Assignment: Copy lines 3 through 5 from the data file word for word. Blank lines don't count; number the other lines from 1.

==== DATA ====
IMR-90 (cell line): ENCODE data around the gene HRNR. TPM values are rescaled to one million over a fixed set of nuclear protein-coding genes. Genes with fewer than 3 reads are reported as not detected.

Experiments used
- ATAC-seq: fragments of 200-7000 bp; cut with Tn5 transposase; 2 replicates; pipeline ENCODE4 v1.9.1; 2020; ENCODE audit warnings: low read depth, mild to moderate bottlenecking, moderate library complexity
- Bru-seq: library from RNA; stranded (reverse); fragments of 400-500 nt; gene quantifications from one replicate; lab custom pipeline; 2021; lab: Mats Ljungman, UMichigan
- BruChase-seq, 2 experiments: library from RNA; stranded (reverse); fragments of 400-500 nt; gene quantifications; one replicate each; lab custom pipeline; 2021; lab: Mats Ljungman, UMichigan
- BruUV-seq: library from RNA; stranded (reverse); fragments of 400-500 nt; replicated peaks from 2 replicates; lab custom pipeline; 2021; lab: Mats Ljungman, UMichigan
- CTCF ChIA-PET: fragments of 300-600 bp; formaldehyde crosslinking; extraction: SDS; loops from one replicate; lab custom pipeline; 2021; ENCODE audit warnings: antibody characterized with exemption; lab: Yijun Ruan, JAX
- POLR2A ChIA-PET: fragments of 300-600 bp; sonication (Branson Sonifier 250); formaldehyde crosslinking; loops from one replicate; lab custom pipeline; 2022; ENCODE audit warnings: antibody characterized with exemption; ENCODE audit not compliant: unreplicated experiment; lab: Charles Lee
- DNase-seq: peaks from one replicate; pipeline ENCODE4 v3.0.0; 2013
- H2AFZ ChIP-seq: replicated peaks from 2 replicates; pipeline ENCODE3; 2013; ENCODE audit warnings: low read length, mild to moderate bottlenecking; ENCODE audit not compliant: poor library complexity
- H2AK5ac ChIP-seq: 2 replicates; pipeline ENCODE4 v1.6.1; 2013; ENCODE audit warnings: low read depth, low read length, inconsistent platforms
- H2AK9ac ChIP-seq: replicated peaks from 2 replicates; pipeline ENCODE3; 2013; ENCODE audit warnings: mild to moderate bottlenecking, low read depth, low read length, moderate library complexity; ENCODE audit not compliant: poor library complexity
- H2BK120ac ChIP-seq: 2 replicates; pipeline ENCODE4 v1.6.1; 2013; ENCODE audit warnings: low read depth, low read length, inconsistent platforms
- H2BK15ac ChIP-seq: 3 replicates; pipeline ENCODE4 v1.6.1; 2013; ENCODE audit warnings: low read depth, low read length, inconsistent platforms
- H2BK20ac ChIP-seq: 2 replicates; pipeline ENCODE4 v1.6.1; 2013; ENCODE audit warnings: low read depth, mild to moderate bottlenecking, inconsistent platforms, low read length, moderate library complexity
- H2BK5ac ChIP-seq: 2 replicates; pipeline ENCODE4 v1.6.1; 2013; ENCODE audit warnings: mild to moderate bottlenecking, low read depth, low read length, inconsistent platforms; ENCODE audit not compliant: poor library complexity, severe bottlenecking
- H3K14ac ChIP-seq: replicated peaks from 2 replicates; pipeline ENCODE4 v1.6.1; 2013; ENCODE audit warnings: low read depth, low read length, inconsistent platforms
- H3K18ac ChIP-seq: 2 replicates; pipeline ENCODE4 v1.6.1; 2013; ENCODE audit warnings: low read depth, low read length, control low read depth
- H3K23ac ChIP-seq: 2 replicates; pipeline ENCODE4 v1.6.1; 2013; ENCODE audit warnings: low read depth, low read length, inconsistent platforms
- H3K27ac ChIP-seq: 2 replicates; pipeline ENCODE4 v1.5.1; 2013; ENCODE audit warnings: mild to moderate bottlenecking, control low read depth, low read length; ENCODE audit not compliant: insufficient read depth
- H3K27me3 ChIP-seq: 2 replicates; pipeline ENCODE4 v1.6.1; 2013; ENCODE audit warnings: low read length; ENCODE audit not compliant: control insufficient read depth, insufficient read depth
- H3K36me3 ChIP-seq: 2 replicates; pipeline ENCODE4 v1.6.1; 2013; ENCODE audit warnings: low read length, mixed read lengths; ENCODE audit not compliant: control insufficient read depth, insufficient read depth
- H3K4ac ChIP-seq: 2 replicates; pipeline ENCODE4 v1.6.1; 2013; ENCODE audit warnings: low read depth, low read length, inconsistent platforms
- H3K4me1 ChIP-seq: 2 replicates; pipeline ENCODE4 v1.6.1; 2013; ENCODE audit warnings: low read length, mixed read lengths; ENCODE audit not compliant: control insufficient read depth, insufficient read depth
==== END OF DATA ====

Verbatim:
- ATAC-seq: fragments of 200-7000 bp; cut with Tn5 transposase; 2 replicates; pipeline ENCODE4 v1.9.1; 2020; ENCODE audit warnings: low read depth, mild to moderate bottlenecking, moderate library complexity
- Bru-seq: library from RNA; stranded (reverse); fragments of 400-500 nt; gene quantifications from one replicate; lab custom pipeline; 2021; lab: Mats Ljungman, UMichigan
- BruChase-seq, 2 experiments: library from RNA; stranded (reverse); fragments of 400-500 nt; gene quantifications; one replicate each; lab custom pipeline; 2021; lab: Mats Ljungman, UMichigan